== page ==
In the United States, many adults spend thousands of dollars undergoing cosmetic dental procedures in hopes of achieving a "picture-perfect" smile. However, a "picture-perfect" smile means something entirely different in Japan, where women and teens flock to their dentists to achieve a perfectly misaligned set of pearly whites. The following guide answers several of the most commonly asked questions about this procedure, known as "Yaeba."
What is Yaeba?
Yaeba is a dental procedure intended to give girls or young women crooked canine teeth, or "snaggleteeth." Yaeba is achieved when the patient's molars appear to crowd out the two front canine teeth, pushing them forward. It offers a "cute" look that some say produces an almost childlike appearance.
Why would anyone desire crooked teeth?
This trend continues to thrive because many Japanese men are attracted to women with crooked teeth. Not only do they consider crooked teeth to be cute and endearing, they also believe this type of imperfection makes women more approachable. Many teen girls and young adults are also inspired to undergo the procedure because of popular Japanese celebrities and girl bands with Yaeba. Girls and women who have undergone a Yaeba procedure are considered to be fashion-conscious and trendy.
How is a Yaeba procedure performed by dentists?
Using modern cosmetic dental technology, some dentists in Japan will add permanent implants or removable crowns to your mouth so they appear to crowd out your real teeth. The "Yaeba" look can also be achieved by affixing false fronts, like veneers, to the visible surfaces of your front teeth.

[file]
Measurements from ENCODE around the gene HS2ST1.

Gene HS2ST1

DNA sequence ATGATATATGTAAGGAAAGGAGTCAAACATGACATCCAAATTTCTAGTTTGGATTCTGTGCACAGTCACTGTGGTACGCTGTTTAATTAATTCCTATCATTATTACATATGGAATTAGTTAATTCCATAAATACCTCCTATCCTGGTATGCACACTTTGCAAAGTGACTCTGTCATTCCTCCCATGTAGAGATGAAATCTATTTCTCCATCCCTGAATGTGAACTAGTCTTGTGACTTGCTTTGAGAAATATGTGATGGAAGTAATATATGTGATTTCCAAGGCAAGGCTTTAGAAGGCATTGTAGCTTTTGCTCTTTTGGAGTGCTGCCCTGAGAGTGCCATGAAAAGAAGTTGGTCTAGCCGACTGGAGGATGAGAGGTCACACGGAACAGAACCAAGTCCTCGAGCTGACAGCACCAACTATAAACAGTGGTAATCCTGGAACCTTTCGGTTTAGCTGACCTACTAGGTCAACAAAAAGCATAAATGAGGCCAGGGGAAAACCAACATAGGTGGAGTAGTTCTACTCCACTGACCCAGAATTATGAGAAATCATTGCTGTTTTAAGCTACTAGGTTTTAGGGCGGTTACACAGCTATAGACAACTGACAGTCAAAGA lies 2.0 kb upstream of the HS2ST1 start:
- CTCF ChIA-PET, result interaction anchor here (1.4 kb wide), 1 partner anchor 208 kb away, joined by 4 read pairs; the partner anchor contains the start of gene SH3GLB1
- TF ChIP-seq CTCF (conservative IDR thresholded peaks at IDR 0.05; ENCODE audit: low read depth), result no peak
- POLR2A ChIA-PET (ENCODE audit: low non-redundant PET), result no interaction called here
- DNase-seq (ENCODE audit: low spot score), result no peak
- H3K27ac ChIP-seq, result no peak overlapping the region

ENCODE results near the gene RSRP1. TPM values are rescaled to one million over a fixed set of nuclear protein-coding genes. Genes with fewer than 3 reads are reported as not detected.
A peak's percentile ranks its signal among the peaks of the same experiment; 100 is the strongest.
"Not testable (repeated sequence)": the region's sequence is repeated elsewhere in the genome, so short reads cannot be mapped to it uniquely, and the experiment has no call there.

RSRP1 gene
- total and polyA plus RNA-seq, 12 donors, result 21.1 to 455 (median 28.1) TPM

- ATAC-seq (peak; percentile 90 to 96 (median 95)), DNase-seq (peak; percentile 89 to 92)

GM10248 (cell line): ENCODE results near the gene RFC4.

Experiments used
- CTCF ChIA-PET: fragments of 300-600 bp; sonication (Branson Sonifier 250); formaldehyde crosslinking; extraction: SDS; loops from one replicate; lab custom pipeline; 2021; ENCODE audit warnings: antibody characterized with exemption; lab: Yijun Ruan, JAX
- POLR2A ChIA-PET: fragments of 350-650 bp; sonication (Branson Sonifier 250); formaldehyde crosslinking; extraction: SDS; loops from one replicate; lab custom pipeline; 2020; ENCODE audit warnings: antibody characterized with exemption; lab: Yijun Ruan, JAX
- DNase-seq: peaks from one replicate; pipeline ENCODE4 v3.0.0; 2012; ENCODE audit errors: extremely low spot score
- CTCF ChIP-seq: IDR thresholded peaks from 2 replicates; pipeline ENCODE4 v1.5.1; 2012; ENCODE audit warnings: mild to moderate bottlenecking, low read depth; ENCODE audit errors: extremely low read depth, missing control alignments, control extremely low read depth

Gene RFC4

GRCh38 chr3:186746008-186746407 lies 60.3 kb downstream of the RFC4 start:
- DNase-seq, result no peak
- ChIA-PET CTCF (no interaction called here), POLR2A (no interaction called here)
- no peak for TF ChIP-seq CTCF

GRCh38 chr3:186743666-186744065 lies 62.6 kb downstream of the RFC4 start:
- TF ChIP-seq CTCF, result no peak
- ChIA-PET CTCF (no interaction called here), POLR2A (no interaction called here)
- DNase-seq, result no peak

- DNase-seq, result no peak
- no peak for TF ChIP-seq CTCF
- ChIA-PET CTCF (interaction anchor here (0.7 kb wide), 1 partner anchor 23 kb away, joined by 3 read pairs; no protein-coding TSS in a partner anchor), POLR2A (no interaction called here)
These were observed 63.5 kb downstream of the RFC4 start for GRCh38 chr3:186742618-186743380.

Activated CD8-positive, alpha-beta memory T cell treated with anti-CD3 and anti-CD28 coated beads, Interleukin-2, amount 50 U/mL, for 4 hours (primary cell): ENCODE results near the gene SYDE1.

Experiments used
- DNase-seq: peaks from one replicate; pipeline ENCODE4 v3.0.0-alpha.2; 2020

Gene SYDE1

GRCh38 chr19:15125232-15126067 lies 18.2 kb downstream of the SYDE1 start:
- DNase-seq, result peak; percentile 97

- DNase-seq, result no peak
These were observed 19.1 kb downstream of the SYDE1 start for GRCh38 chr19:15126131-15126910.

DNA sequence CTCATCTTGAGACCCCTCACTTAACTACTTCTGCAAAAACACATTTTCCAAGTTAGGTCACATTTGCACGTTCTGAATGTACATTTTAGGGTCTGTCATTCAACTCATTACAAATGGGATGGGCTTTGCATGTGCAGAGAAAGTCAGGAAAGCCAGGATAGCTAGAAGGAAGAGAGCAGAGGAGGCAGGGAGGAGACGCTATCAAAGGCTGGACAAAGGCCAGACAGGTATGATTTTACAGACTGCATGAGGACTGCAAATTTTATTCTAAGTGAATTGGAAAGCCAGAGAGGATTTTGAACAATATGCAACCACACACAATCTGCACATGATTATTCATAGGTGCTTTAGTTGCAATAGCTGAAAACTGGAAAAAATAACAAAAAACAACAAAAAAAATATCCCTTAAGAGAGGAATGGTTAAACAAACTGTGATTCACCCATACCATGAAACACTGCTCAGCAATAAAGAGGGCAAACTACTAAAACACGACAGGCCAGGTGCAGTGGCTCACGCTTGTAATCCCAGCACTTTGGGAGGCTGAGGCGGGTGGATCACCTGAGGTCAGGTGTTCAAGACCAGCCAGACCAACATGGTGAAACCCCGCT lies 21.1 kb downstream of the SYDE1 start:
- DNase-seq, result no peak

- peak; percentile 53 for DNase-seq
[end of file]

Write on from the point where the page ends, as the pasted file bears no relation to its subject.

Why do some people oppose Yaeba?
Dr. Emilie Zaslow, an assistant professor at Pace University, told the New York Times that this procedure is just another way to change a woman's appearance for the sake of men. Yaeba procedures offer women a youthful, pre-orthodontic look, leading many to believe that Yaeba encourages society to emphasize the sexualization of young girls.
How much does a Yaeba procedure cost?
The Huffington Post reports that Yaeba, using either temporary or permanent crowns, typically costs about $195 to $500 per tooth. Some dental clinics in Japan even offer discounts for students in middle school and high school.
Although the desire for Yaeba may seem bizarre to many Westerners, this trend is still going strong in Japan. Beauty is subjective. Like body piercings, tattoos and liposuction, some people love Yaeba, while others shudder at the thought of undergoing this procedure.